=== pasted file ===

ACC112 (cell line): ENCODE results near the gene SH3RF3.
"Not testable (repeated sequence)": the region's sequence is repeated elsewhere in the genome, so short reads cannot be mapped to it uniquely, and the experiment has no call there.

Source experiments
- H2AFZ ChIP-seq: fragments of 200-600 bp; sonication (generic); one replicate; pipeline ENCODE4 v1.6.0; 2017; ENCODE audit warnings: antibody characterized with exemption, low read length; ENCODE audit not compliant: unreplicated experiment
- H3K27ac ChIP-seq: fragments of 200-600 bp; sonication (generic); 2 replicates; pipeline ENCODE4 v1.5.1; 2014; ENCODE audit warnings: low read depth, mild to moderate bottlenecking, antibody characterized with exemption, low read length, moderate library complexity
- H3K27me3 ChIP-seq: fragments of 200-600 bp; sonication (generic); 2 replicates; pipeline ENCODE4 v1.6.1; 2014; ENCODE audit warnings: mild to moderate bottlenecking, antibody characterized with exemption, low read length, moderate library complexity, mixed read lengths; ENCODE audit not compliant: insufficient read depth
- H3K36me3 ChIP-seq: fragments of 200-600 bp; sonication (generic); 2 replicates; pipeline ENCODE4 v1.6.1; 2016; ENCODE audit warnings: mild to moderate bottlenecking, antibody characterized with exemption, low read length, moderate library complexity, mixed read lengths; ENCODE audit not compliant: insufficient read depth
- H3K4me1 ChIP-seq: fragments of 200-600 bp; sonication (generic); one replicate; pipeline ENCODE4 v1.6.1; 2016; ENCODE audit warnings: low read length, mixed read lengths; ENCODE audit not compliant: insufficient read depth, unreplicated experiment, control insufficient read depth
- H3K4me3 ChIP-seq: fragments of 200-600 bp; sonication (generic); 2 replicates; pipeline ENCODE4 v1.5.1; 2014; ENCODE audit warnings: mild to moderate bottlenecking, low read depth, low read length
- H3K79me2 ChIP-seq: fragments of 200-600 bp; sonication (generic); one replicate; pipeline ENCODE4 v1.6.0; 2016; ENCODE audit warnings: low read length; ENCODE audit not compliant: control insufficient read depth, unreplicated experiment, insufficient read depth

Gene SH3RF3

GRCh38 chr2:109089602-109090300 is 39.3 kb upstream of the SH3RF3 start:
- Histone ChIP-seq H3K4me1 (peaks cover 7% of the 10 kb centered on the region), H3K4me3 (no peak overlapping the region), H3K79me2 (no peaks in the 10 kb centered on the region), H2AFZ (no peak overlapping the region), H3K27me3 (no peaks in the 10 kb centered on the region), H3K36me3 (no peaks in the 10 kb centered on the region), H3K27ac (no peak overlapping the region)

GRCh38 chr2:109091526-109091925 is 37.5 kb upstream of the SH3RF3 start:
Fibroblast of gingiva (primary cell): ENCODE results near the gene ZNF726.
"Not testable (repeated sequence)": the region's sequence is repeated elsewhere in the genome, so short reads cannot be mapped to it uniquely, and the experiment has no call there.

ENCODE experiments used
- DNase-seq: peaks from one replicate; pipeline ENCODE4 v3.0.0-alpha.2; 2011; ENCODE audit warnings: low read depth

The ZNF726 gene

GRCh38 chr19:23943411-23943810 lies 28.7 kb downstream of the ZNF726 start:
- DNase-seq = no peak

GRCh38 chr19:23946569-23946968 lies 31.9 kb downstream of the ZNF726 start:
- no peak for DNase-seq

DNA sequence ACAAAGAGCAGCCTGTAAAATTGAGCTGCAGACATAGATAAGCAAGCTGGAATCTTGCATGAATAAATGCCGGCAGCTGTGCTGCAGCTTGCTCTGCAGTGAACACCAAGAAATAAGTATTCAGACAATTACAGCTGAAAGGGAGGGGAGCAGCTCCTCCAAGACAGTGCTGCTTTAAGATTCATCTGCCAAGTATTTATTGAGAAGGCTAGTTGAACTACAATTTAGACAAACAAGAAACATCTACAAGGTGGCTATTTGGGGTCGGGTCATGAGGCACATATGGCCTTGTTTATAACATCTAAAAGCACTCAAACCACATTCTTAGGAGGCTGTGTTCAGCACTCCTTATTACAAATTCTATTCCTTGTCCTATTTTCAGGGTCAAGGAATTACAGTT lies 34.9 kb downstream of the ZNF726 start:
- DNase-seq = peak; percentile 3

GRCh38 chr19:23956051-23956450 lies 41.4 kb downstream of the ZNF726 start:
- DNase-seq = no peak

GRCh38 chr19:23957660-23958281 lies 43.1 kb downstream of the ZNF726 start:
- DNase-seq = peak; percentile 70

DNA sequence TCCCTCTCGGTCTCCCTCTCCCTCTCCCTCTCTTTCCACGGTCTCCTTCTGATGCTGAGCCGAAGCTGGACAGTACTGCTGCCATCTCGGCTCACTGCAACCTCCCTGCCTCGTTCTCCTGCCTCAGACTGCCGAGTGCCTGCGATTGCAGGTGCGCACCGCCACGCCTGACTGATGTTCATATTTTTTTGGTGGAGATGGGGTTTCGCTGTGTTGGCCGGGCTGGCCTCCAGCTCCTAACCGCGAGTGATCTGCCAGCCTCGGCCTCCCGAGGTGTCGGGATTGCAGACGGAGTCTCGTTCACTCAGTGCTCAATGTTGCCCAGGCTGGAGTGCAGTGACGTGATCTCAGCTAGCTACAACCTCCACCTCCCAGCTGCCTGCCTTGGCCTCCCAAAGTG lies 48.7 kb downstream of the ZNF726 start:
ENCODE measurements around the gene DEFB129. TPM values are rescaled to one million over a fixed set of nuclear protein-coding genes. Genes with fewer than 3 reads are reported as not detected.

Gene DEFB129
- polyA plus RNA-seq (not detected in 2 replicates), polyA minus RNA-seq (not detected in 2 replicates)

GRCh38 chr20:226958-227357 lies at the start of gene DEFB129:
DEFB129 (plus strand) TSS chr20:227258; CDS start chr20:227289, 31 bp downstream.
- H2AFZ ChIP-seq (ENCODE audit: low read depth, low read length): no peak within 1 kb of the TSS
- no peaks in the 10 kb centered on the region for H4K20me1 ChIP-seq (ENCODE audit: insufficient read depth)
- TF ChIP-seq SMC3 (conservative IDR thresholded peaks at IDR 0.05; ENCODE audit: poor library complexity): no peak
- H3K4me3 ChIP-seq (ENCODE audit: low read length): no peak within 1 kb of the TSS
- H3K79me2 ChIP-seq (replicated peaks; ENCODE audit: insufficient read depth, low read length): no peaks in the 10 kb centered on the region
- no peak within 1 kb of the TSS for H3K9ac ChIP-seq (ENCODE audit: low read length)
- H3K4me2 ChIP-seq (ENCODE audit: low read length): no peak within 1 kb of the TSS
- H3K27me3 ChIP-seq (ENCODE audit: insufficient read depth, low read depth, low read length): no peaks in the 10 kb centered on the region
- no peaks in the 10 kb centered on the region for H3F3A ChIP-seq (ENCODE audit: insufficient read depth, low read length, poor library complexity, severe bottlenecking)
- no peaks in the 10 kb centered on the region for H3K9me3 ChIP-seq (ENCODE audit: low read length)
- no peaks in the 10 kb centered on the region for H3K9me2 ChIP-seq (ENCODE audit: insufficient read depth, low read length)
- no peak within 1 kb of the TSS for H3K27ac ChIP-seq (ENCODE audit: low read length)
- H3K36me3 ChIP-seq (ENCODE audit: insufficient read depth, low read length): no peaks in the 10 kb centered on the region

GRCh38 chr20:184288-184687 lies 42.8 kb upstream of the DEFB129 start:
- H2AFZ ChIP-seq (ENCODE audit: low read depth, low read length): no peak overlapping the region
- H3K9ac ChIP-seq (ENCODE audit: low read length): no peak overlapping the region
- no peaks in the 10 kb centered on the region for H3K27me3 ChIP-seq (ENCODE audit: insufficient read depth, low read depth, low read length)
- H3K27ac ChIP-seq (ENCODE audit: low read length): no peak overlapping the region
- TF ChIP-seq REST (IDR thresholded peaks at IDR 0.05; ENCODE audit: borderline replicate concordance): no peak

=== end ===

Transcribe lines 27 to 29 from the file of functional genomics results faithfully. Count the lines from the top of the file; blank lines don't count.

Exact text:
- DNase-seq = no peak

GRCh38 chr19:23957660-23958281 lies 43.1 kb downstream of the ZNF726 start:
- DNase-seq = peak; percentile 70